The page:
Monthly Archives: July 2017

What budget airlines, a supermarket chain and a car manufacturer can teach you about your IT infrastructure.

Complexity is a scourge which affects the IT infrastructure of many organisations both large and small. Usually, a complex IT setup stems from being oversold IT solutions, implementing badly devised IT strategies or is simply the result of having no coherent IT strategy. Complexity in your IT can take many forms, but let me start with your network. Some organisations have a network which resembles a standard 3-bedroomed semi-detached house with 8 rooms extended onto it. Some of these rooms have been built on the roof. Others have been built out the back and the remaining rooms have been built in the front. Three different teams of architects and builders used. And, for good measure, for each extension different plumbers and electricians have been used. Invariably, the result is going to be a mish mash of different structural modifications, different plumbing and different wiring – a sprawling mess in other words. Unfortunately, the exact same phenomenon happens with IT networks. There is one “core” network and bolt-ons which have been added throughout the years. Data switches and wireless access points from different manufacturers. Then maybe a couple of VLANs and a firewall. All of setup in custom configurations from varying IT technicians who all have their own vagaries of doing things and all of whom left no documentation of their endeavours.

But complexity does not stop at the network layer. Take for example, operating systems. Some businesses will still have a Pandora’s box of operating systems running on-premise from Windows XP, Vista, Windows 8 and 10 to various flavours of OS X. In terms of office productivity software; some of these systems will be running Office 2011, Outlook 2013 or Outlook 2016 whilst the Mac systems might be running Office for Mac. Then, for critical processes like backup – multiple systems being backed up to multiple (un-labeled) backup devices using sometimes multiple types of backup software. As for security software, some IT setups will again suffer from the complexity problem with a potpourri of endpoint security solutions (anti-virus, encryption etc.,) being used from different vendors.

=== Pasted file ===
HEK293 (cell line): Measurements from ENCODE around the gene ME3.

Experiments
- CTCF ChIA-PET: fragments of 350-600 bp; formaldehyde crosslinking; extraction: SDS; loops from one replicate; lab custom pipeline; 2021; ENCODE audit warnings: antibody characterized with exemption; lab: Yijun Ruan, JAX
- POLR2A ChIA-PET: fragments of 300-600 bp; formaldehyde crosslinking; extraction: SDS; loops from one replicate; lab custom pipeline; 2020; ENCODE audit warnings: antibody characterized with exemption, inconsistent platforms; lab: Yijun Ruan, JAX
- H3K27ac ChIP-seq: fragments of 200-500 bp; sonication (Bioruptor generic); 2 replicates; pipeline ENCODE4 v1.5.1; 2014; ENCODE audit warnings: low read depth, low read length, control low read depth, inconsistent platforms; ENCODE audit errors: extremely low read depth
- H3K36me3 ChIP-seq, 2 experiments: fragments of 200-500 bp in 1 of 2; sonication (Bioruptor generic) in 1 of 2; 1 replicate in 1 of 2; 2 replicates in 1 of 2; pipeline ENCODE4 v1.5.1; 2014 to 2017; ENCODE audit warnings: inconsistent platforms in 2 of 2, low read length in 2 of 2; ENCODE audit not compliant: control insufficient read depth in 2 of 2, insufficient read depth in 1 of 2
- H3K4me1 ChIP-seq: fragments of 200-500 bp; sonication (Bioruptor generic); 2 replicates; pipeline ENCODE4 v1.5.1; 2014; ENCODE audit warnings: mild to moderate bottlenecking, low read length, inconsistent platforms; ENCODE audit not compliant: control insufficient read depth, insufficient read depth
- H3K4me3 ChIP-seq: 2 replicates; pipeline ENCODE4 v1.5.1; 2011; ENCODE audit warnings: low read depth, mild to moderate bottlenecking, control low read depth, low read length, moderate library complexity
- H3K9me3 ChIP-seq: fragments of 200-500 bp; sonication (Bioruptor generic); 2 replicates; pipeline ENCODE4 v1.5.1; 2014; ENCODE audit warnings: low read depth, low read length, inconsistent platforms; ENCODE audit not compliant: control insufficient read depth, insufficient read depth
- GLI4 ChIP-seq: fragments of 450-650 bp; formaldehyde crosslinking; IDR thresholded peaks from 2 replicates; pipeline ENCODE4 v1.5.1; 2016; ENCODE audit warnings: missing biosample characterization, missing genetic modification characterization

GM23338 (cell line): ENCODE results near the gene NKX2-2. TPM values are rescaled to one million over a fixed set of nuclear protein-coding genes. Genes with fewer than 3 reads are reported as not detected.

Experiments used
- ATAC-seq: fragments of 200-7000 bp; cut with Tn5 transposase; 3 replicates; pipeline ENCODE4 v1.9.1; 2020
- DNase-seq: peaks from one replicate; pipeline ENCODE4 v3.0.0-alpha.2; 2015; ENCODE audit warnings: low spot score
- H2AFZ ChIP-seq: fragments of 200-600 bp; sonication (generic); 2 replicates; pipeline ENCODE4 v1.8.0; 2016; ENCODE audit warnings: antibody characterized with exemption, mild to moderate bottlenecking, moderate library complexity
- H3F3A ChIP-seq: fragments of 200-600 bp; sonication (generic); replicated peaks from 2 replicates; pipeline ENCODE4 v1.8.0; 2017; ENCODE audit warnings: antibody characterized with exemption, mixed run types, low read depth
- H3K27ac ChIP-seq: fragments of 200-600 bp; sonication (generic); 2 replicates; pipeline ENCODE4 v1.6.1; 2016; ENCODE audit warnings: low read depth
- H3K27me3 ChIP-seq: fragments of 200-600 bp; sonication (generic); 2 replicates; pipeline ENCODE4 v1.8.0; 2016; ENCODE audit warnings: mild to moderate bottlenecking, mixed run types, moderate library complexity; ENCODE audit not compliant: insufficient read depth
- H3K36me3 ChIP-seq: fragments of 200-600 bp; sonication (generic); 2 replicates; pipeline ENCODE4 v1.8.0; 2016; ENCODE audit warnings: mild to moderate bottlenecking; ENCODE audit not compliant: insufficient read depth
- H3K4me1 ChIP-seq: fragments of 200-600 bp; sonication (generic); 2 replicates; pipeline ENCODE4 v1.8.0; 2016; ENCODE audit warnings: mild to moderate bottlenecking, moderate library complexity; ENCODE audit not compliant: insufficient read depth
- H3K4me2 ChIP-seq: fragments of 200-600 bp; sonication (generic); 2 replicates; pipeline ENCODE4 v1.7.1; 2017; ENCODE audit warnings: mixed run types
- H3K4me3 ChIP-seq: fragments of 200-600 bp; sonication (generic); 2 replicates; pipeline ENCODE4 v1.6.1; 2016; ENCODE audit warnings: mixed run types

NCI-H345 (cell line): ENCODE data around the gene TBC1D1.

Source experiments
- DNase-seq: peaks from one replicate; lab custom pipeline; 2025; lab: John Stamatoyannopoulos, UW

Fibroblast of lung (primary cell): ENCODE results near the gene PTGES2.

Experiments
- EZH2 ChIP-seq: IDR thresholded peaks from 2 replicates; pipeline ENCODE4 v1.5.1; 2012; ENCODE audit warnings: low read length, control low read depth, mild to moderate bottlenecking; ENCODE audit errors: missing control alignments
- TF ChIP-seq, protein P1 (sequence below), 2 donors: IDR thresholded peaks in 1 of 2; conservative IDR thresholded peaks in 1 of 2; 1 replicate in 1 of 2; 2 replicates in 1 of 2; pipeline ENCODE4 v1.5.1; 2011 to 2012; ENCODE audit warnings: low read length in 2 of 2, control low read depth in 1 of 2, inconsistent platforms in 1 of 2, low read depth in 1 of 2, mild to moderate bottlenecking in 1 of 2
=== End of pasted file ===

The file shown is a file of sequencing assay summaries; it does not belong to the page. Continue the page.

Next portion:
The problem with all of this complexity is un-smooth workflows, frustrated employees and time-consuming downtime. Poor interoperability between systems means they are more likely to break down. Having, for example, wireless access points all from the same manufacturer, in general, makes your wireless network more reliable. Employees using the same operating system version makes file-sharing problems less likely. Having IT security software all from the same vendor makes it easier to maintain and to spot security problems. Having standardised backup software means configuration errors and failed backups are less likely.

One only has to look at the success of the budget airlines to realise how removing complexity from a system makes things run smoother. While some legacy airlines use 12 different types of aircraft, the budget airlines use only one model. This makes aircraft easier to service, makes staff easier to train and means having to keeping less parts in inventory. Moreover, it means employing less technicians and results in greatly lowered operating costs. In the world of car production, Toyota has become a world-class leader in complexity elimination. For all their car ranges (Toyota and Lexus) they use just 13 platforms – foundational designs that can be easily customised. The sharing of parts and assemblies means that problems are spotted quickly and procurement costs lowered. Scania Trucks of Sweden, one of the most respected and profitable truck manufacturers in the world use half the number of unique parts compared to Mercedes trucks. All thanks to a culture of complexity reduction. In supermarket retailing, Aldi, the German retailler, stores on average only 700 different items in each store. Compare this to 15,000 items stored in competing supermarkets. This makes everything from logistics, inventory management to marketing leaner and more efficient.

Reducing complexity in your organisation is the gift that just keeps on giving. It means lowered IT costs, less downtime and happier staff.